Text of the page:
Executive Summary

AuthorMaillard, Robin; Zalc, Julien
In September/October 2020, the third time this year
since March and June, the European Parliament com-
missioned a survey asking European citizens their
views on the Coronavirus crisis and their attitudes to-
wards the European Union.
After an amelioration in June, public opinion in sev-
eral areas is now closer again to the results measured
in March/April, including the emotional status of
respondents and the perception of solidarity, or lack
thereof, between Member States. However, the over-
all image of the EU has continuously gained ground
since the rst survey completed at the inception of the
health crisis. Four major areas have been at the fous of
this third survey:
(I) The personal and nancial situation of citizens
‘Uncertainty’ remains the most common emotional
status felt by European citizens (mentioned by 50% of
respondents), followed by ‘hope’ (37%). This is a neg-
ative development since the June 2020 survey, with
more people expressing ‘uncertainty’, ‘helplessness’,
‘fear’, ‘anger’ or ‘frustration’. Also, the economic impact
of the pandemic is becoming increasingly felt: more
than a third of respondents (39%) say that the COVID-19
pandemic has already impacted their personal income.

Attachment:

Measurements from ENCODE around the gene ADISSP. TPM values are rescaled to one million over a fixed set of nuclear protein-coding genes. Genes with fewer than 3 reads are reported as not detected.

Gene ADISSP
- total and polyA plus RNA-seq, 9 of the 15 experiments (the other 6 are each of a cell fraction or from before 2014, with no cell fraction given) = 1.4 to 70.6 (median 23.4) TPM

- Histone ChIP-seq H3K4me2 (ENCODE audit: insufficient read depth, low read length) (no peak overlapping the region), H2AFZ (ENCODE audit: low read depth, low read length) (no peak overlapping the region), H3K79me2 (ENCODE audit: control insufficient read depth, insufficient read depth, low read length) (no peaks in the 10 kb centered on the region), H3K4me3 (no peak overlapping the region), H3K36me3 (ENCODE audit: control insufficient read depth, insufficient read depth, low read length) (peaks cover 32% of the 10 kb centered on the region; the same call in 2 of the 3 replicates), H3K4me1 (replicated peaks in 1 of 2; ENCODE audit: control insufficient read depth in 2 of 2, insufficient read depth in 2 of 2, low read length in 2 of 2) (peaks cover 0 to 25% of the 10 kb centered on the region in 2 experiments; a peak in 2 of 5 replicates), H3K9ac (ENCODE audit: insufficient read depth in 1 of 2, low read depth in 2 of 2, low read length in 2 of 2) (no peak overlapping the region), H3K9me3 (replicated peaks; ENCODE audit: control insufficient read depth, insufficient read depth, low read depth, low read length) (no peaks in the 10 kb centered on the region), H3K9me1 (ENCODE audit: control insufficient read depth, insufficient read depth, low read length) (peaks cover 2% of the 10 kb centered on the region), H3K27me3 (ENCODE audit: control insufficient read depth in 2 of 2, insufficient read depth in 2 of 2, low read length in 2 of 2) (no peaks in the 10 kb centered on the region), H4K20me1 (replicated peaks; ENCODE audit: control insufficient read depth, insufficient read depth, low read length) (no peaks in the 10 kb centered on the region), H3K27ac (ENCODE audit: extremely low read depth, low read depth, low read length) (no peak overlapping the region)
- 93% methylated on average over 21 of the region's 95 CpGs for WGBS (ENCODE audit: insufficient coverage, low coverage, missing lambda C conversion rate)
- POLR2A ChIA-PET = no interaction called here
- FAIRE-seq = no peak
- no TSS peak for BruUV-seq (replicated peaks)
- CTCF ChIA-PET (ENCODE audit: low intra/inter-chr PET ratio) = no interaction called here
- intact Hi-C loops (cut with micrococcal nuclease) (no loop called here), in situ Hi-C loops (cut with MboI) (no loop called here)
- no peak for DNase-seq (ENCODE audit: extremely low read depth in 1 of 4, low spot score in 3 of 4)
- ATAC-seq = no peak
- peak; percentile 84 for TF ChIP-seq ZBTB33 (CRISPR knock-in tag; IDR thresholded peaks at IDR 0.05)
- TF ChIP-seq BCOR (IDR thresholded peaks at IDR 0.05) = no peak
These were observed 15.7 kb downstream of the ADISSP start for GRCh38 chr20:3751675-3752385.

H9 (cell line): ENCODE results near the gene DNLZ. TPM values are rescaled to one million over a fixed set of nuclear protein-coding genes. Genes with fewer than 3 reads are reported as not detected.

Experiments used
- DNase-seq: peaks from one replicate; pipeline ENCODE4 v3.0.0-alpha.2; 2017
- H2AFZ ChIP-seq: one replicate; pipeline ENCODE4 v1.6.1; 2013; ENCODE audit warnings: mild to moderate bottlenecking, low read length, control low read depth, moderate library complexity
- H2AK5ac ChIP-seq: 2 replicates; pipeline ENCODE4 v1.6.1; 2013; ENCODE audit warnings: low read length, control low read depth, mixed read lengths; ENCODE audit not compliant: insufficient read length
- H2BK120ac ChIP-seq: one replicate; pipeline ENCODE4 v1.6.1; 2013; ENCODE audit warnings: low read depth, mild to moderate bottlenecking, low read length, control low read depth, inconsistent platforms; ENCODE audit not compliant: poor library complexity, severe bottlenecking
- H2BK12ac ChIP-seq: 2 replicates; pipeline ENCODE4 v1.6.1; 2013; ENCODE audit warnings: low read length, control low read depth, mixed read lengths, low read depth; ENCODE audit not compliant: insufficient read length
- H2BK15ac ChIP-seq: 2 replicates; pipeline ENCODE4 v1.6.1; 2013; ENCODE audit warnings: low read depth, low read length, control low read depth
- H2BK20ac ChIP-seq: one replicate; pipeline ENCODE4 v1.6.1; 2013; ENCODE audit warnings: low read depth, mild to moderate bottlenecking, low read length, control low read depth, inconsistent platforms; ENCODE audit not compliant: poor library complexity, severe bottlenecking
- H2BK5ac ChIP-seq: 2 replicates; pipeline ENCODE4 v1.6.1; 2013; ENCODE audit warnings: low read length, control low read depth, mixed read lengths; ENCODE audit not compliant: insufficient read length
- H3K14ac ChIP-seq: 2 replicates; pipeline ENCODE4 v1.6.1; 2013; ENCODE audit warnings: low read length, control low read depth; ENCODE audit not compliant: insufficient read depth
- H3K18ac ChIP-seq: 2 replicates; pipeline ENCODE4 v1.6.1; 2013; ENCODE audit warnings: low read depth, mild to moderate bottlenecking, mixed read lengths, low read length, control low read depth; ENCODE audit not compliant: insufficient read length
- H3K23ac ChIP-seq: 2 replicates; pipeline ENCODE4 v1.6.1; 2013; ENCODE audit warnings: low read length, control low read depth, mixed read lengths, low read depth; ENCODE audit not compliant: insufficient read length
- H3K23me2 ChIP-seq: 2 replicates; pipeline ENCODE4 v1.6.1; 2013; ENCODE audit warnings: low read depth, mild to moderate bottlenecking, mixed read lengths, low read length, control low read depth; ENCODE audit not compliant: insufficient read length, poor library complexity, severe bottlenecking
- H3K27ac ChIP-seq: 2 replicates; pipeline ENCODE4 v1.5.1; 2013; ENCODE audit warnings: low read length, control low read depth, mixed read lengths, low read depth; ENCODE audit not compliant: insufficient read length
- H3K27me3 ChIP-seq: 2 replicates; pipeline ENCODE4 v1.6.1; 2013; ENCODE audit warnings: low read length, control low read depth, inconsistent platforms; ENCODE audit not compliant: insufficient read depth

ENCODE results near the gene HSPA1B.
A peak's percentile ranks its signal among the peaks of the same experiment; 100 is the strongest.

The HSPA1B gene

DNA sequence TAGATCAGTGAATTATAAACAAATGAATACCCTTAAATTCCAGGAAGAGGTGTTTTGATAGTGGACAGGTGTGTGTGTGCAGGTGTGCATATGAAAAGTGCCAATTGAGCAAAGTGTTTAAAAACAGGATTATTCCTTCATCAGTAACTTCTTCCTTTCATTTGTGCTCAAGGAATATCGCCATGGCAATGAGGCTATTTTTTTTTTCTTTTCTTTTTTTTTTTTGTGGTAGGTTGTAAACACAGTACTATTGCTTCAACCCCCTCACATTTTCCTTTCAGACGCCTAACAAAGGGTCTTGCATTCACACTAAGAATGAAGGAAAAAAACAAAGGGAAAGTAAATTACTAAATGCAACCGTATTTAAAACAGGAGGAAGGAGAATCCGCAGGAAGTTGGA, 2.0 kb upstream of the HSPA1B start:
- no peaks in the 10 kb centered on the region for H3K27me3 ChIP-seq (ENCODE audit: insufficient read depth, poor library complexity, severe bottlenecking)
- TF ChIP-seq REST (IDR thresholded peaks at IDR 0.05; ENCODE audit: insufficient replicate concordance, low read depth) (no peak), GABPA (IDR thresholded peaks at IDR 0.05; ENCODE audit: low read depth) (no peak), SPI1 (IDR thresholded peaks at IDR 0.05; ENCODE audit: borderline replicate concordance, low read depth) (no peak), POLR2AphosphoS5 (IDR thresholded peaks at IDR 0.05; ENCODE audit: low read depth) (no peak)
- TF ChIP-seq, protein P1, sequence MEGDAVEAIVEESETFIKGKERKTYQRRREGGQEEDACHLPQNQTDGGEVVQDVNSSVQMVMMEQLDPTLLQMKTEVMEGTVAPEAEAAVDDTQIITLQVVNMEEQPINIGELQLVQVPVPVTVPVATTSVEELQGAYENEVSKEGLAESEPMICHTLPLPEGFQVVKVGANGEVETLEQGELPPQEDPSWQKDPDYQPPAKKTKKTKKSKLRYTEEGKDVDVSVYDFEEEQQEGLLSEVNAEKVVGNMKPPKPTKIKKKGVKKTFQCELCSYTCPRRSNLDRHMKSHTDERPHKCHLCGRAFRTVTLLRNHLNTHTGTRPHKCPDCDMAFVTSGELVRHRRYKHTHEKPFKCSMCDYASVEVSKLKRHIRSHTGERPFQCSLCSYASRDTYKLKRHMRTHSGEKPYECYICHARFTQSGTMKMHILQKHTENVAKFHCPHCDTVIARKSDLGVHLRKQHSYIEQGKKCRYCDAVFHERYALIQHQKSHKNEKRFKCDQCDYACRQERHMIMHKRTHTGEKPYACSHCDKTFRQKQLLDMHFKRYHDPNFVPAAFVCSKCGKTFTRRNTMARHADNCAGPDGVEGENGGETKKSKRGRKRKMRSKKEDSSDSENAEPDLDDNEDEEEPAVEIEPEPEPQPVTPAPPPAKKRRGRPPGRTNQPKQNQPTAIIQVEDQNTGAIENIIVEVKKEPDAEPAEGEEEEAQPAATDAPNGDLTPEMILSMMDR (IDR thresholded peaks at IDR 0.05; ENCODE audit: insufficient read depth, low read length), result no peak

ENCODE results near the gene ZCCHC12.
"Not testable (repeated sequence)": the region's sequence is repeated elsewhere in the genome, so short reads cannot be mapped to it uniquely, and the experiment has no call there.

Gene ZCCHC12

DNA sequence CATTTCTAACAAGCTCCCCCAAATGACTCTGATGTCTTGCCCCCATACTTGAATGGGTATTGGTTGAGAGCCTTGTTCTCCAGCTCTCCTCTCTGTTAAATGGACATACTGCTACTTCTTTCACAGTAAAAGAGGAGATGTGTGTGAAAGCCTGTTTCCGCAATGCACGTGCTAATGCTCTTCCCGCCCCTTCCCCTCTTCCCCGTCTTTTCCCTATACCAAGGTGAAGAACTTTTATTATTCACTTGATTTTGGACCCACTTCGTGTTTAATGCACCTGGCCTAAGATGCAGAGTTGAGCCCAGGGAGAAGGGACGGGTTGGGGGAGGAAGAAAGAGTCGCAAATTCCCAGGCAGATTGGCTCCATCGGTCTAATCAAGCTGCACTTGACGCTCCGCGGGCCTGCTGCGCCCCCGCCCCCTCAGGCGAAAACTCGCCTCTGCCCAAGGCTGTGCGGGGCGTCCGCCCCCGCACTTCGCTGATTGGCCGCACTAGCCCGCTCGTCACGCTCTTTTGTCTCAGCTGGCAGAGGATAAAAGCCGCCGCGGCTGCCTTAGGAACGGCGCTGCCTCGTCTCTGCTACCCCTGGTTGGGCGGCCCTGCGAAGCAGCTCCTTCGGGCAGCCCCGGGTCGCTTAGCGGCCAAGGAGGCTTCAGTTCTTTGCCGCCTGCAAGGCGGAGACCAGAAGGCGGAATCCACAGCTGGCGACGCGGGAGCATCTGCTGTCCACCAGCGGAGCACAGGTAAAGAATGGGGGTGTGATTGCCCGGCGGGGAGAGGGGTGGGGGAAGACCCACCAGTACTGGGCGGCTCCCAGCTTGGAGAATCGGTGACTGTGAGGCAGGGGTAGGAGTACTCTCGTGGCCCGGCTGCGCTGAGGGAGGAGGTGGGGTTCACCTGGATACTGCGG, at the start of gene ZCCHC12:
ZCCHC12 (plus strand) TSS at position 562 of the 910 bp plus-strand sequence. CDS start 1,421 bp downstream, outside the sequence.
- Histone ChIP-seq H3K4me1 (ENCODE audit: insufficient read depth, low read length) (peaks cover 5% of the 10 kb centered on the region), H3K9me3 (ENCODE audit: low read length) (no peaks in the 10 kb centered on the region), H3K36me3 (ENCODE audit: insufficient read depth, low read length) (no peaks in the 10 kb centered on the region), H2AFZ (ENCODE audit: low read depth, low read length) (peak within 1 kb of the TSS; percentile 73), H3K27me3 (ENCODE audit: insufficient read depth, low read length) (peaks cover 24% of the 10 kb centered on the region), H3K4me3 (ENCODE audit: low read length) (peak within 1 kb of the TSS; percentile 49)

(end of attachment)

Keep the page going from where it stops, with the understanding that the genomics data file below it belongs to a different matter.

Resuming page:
And for the rst time, more respondents now say that
economic damage caused by restrictions outweigh the
health benets which these measures aim to achieve.
(II) The European Union in times of COVID-19
Attitudes towards the EU have become more positive
in comparison with the rst survey in April/March 2020.
The image of the EU is improving steadily from 31%
to 41%. However, a majority of respondents remain
dissatised with the solidarity, or lack thereof, between
EU Member States. In accordance with earlier surveys
this year, two-thirds of respondents (66%) continue to
agree that the EU should have, “more competences to
deal with crises such as the Coronavirus pandemic”.
(III) Spending priorities
The majority of respondents (54%) think that the EU
should have greater nancial means to tackle the
consequences of the pandemic. However, it is of the
utmost importance to EU citizens that funds only go
to Members States with a functioning judicial system:
around three-quarters of respondents (77%) agree that
the EU should only provide funds to Member States
conditional upon their government’s implementation
of the rule of law and democratic principles.
Public health should be a spending priority, followed
by economic recovery and new opportunities for
businesses (42%), climate change and environmental
protection (37%) as well as employment and social
aairs (35%).
(IV) Attitudes towards government responses at a
national level
Around half of the respondents (49%) say they are sat-
ised with the measures their government has taken so
far against the Coronavirus pandemic, while a similar
proportion (48%) are not satised. Attitudes have be-
come more negative since the last wave of the survey,
with a fall in satisfaction with government measures.

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